Dance in Pop Culture

The Greatest Showman Might Just Be Heading to Broadway

Hugh Jackman heads up a fantastic cast in The Greatest Showman—could he be coaxed into playing P.T. Barnum on Broadway? Photo by Niko Tavernise, Courtesy Polk & Co.

By the time the credits rolled on The Greatest Showman, I was absolutely convinced: This show is screaming to be a stage musical. A determinedly uplifting take on the life of P.T. Barnum (yes, the circus guy), played by Broadway alum/Hollywood A-lister Hugh Jackman, the movie musical is filled to bursting with ear-catching tunes by songwriting duo Benj Pasek and Justin Paul and endlessly entertaining choreography by Ashley Wallen.


After opening in December to a disappointing $8.8 million box office on opening weekend (Hollywood, if you're reading this, dance could totally use some of your funding), word-of-mouth and the aforementioned bound-to-get-stuck-in-your-head soundtrack has put the film on the road to becoming one of the most successful movie musicals of all time. And in the midst of the film's growing success, 20th Century Fox is talking about adapting The Greatest Showman into a Broadway musical, according to The Hollywood Reporter.

Obviously, this is very, very, very early—the movie is still in theaters (with singalong screenings for those of you who already know the songs by heart), and getting any musical to the Great White Way is a process that takes years at best. (Though having a Billboard-chart-topping album by the duo behind last season's Broadway smash-hit Dear Evan Hansen certainly won't hurt.)

And in the meantime, we can dream about the eventual cast. Jackman, who was involved with this passion project from the beginning, could probably be coaxed into headlining the stage version. And if Zac Efron and Zendaya are too busy in Hollywood, how about Jeremy Jordan (who was involved in workshops for the film) and Denée Benton? Plus, we have a feeling there would be room for a lot of dancers.

Here's hoping that 1) It happens, and 2) The process of getting it to Broadway is shorter than the nearly-eight years it took for The Greatest Showman to land in theaters.

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Rant & Rave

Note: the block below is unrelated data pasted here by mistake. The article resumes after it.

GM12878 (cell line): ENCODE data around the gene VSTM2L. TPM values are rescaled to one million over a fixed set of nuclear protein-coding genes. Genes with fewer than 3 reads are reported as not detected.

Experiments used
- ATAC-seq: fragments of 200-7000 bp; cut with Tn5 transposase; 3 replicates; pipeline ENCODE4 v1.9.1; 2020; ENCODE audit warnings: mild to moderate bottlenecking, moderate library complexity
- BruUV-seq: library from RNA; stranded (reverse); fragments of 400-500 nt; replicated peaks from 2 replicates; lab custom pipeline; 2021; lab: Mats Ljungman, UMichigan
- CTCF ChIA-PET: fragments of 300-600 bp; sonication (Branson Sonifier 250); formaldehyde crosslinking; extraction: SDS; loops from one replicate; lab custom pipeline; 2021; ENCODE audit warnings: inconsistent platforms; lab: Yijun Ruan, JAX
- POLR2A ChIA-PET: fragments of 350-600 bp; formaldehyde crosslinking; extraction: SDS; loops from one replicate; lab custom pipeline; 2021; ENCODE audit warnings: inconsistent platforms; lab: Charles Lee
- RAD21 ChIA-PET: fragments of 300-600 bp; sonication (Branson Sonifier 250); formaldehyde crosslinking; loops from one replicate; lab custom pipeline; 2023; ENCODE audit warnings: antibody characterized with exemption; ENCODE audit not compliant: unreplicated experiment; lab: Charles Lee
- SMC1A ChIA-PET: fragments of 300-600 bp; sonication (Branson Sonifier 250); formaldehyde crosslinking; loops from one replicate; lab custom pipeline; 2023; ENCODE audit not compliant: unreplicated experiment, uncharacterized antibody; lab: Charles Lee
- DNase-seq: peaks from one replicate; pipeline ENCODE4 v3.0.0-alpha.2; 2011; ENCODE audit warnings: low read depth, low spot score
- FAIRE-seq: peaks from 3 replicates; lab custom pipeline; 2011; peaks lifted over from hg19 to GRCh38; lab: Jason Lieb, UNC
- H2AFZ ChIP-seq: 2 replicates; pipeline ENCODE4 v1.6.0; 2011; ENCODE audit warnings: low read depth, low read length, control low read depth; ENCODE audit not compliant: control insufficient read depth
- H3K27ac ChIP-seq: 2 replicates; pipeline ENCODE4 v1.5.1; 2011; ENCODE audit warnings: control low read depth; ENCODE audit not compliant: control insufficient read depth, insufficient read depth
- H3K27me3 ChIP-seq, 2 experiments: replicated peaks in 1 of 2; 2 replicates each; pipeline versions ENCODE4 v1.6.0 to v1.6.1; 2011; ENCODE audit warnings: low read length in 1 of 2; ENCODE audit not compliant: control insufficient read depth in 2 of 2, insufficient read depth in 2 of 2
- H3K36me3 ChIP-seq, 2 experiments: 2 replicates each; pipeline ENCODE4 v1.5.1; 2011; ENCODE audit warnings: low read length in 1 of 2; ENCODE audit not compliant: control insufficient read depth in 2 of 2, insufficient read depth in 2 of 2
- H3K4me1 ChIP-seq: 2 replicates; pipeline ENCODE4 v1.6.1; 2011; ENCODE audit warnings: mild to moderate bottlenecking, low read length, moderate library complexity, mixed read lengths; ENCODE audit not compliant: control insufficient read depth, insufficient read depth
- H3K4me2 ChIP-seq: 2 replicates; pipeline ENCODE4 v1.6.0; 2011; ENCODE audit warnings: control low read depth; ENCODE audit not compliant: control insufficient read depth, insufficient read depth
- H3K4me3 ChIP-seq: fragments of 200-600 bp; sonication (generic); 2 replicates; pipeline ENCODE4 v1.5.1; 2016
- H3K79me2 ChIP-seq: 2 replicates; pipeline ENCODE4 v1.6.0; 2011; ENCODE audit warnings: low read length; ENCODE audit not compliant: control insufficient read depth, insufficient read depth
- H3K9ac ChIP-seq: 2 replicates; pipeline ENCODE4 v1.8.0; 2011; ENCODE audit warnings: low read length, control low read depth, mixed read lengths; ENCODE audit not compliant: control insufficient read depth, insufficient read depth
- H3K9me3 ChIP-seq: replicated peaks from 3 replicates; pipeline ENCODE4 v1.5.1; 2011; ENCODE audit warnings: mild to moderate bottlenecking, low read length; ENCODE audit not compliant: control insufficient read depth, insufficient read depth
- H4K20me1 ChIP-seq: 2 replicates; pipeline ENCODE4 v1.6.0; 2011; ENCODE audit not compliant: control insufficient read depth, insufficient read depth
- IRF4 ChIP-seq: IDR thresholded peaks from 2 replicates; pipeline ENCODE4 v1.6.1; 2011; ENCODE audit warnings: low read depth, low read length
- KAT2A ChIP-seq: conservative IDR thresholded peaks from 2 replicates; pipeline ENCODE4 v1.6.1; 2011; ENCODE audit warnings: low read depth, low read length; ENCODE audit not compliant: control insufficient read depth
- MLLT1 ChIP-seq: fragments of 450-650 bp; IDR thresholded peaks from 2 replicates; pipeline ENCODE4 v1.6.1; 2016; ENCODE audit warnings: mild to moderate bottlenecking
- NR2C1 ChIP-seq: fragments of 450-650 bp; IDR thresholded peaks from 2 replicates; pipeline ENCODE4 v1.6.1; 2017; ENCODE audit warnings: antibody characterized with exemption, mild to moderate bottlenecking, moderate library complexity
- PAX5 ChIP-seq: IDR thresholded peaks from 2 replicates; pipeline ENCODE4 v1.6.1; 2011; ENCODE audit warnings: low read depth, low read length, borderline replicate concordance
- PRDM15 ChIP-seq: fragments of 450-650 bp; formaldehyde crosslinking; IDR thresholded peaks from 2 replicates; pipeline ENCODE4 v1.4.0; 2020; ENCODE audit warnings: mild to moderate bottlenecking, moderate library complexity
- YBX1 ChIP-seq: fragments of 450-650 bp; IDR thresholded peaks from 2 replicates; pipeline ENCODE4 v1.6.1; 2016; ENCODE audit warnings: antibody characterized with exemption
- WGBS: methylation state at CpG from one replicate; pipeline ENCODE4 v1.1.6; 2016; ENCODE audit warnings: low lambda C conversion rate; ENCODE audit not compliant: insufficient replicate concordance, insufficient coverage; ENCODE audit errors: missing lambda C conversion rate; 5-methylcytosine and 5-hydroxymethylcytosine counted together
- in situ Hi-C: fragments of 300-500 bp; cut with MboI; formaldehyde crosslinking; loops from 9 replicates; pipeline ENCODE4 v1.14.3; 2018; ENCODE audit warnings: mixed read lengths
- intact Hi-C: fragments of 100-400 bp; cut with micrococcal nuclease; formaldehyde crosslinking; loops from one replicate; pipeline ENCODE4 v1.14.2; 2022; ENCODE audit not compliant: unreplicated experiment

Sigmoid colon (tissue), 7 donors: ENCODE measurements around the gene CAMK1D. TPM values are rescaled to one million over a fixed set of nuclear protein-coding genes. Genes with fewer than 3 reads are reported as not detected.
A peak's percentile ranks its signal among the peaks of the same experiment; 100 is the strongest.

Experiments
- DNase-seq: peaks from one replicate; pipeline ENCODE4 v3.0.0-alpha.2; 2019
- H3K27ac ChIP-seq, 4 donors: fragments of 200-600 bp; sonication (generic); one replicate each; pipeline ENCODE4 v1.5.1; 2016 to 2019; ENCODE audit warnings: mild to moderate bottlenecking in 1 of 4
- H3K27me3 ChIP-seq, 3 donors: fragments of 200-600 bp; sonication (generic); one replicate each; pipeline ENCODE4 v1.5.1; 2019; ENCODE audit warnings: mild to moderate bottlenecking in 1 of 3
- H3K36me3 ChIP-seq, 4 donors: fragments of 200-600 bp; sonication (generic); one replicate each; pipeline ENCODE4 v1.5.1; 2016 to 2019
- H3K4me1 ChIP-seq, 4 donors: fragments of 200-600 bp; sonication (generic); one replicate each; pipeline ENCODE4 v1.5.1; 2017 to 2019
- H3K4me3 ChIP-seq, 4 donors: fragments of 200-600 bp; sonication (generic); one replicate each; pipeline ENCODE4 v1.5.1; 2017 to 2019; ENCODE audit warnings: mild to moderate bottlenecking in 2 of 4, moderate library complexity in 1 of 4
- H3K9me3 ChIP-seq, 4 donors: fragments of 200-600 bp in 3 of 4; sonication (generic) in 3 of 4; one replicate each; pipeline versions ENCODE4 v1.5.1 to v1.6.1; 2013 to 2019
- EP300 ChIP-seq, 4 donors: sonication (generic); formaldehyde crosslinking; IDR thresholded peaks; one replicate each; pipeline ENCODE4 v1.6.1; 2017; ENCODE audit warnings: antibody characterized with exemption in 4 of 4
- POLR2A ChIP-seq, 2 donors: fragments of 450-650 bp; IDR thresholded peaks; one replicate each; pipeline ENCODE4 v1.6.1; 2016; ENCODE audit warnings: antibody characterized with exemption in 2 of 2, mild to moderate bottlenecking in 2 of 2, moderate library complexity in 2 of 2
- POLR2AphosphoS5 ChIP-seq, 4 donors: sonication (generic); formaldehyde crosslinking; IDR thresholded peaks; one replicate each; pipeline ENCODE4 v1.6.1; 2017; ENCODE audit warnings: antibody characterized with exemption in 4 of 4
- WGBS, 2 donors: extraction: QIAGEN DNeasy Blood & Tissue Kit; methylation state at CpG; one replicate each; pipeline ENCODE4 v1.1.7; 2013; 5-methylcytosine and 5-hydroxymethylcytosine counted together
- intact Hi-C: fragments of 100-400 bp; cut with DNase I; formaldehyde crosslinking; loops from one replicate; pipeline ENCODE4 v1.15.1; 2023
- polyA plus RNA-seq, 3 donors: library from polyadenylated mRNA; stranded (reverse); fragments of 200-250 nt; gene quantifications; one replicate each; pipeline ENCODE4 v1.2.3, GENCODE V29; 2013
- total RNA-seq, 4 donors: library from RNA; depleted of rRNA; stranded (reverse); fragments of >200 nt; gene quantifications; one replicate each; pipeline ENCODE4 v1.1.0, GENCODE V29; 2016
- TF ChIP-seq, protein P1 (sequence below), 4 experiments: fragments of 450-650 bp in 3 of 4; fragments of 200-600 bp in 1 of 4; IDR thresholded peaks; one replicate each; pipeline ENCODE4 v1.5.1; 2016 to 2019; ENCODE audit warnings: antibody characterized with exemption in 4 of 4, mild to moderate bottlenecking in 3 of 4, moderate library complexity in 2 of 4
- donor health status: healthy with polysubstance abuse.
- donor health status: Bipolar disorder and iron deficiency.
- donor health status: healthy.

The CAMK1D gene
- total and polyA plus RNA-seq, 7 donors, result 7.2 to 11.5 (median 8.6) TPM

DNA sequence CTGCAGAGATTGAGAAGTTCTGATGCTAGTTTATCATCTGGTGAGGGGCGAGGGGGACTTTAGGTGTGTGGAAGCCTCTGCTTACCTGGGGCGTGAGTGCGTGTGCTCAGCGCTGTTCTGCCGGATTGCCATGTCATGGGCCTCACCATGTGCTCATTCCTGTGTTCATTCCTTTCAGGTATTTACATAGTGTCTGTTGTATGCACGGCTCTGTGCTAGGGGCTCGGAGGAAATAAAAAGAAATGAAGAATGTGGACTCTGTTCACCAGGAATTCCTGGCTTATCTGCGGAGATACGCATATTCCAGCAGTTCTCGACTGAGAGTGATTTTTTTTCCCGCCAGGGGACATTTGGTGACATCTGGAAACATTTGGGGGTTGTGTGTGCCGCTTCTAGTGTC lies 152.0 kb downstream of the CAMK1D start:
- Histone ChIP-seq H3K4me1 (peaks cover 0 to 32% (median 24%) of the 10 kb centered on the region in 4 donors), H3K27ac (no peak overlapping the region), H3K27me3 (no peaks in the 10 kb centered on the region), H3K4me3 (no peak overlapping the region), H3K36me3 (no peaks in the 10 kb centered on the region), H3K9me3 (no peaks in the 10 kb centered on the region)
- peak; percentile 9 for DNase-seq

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"The ABT Women's Movement takes inspiration from the groundbreaking female choreographers who have left a lasting impact on ABT's legacy, including Agnes de Mille and Twyla Tharp," said artistic director Kevin McKenzie in a press release.

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Dance in Pop Culture
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We all know that the general population's knowledge of ballet is sometimes...a bit skewed. (See: people touching their fingertips to the top of their head, and Kendall Jenner hopping around at the barre.)

Would your average Joe know how to do ballet's most basic step: a plié? Or, more to the point, even know what it is?

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Who says you need fancy equipment to make a festival-worthy dance film? Right now, two New York City–based dance film festivals are calling for aspiring filmmakers to show their stuff—and you don't need anything more cumbersome than a smartphone to get in on the action.

Here's everything you need to know about how to submit:

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When Lisset Santander bourréed onstage as Myrtha in BalletMet's Giselle this past February, her consummate portrayal of the Queen of the Wilis was marked by steely grace and litheness. The former Cuban National Ballet dancer had defected to the U.S. at 21, and after two years with the Ohio company, she's now closer to the dance career she says she always wanted: one of limitless possibilities.

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For 17 years, James Samson has been the model Paul Taylor dancer. There is something fundamentally decent about his stage persona. He's a tall dancer—six feet—but never imposes himself. He's muscular, but gentle. And when he moves, it is his humanity that shines through, even more than his technique.

But all dancing careers come to an end, and James Samson's is no exception; now 43, he'll be retiring in August, after a final performance at the Teatro Romano in Verona, where he'll be dancing in Cloven Kingdom, Piazzolla Caldera and Promethean Fire.

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When an anonymous letter accused former New York City Ballet leader Peter Martins of sexual harassment last year, it felt like what had long been an open secret—the prevalence of harassment in the dance world—was finally coming to the surface. But the momentum of the #MeToo movement, at least in dance, has since died down.

Martins has retired, though an investigation did not corroborate any of the claims against him. He and former American Ballet Theatre star Marcelo Gomes, who suddenly resigned in December, were the only cases to make national headlines in the U.S. We've barely scratched the surface of the dance world's harassment problem.

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